This article will highlight the most incredible shipwrecks around the world and maybe prompt a curious expedition or two. Go check them out while they still exist, daily battered by the wind and merciless waves.
Let's start with the biggest.
The majestic USS "Oriskany" - a giant abandoned aircraft carrier - has become a real treasure for diving adventurers and tour operators (more images here).
Brought 22 miles off shore and sunk there in 2006, its gutted remains may have served as a powerful inspiration for some designers in the movie and game industry. It certainly looks like something that could loom out of the time vortex, in the mist somewhere....
"Murmansk (built 1955) - one of the last all gun cruisers. Lost in 1994 while in tow to India, and is now aground on Sørøya, Norway. It still remains intact, complete with all guns, 5 decks above, water 5 below" - so, get on the diving expedition, what are you waiting for?
Most Photographed (and Beautiful) Shipwreck:
The "American Star" off Hesperides
One of the most evocative, and visually exciting - by the virtue of its location just off the sandy coastline, and its glamorous past... Just look at the picture of "SS America" in its heyday in 1943:
a similar ship SS United States in 1952
The history of the "American Star" is nicely documented on this page. After long and lustrious career as a luxury liner, it got wrecked at Fuerteventura in 1994 and since became a total loss. This is how the ship looked right after it snapped in two:
Get moving now, and explore these rusty behemoths before the nature, or humans, get to them!
Ships in Peril, and Ships Perishing
The following are harrowing, sometimes genuinely frightening photographs of shipwrecks-in-progress, where even the most hardened of ships and crews meet their doom - at the mercy of nature's elements.
"Victor Karyakin" fishing vessel meets some unforgiving rocks at the Rybachi island. 12-strong crew was in deadly peril, as no other ship could come close to the same rocky shore. The crew was saved by Norvegian Coast Guard "Sea King" helicopter:
Thinking about taking an Arctic or Antarctic cruise? Even in our days of powerful icebreaker ships (see some awesome examples here) the combination of extreme weather and unfortunate circumstances can easily become fatal.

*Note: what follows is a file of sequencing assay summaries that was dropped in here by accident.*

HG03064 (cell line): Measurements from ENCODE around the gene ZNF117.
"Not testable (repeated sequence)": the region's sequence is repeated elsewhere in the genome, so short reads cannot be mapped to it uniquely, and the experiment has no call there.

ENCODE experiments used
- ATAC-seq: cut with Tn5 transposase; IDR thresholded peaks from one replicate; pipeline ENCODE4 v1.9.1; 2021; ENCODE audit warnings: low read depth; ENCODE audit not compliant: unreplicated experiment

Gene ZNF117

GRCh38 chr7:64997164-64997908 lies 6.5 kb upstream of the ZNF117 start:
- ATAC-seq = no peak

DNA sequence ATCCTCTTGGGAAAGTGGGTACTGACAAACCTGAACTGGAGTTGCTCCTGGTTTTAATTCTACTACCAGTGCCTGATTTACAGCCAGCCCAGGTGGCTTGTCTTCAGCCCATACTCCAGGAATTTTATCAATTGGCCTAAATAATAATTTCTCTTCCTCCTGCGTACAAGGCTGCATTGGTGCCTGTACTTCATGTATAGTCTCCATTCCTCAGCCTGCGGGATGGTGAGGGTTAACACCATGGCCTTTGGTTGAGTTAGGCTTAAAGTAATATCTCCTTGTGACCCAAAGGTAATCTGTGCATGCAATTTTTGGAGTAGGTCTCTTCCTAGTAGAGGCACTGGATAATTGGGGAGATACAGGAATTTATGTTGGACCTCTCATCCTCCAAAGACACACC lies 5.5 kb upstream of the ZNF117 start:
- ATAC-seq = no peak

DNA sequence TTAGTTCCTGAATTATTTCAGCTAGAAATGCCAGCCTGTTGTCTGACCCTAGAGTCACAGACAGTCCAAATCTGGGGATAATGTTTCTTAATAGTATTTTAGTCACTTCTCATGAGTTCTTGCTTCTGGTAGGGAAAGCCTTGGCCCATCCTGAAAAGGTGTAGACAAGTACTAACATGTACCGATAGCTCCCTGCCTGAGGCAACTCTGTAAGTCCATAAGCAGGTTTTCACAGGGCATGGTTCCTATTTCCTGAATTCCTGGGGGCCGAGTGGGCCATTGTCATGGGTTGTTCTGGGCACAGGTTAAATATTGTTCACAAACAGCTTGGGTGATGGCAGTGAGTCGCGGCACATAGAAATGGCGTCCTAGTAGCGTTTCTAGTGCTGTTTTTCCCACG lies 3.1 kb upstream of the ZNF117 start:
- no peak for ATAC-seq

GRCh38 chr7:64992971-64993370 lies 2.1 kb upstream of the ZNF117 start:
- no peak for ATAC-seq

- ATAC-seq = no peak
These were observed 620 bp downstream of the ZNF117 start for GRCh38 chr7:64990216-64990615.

"G.A.P Adventures" was arranging the cruises on board of the 1969-built "Explorer" ship ($9,000 per person), when in 2007 "it struck the ice, took on water (as 154 passengers and crew members scrambled to safety aboard lifeboats and rafts), and then sunk to the bottom" (see video) -
(photos by Chile's Navy)
And yes, just like the "Titanic" it struck an iceberg, which caused a 10 by 4 inch (25 × 10 cm) gash in the hull. (more info). The iceberg went unnoticed because the vessel presumably was going with the unsafe speed...
(Sinking of "Titanic", visualized by Robert Avotin in Soviet TM magazine 1971)
Pasha Bulker - a huge freighter grounded in Australia
A 820-foot-long coal freighter sits aground close to Newcastle, Australia - pushed into the sand bank by the storm swell and extreme winds. (more info)
Some of the photographs look like they'd been photoshopped - so unreal is the combination of a beached ship and suburban golf courses and houses.
Surreal beach scenes:
In the same 2007 storm, three other coal ships had sent distress calls and were at the risk of being washed up.
More Container Ships in Peril
It seems to happen quite often: there is a large website Container Shipping which documents such events:
The shipwrecks of the Aral Sea (which lies between Uzbekistan & Kazakhstan, former Soviet-Union republics) are just as numerous, but less known. The Aral Sea is catastrophically disappearing (shrunk more than 80 percent in its volume) since the 1960s...
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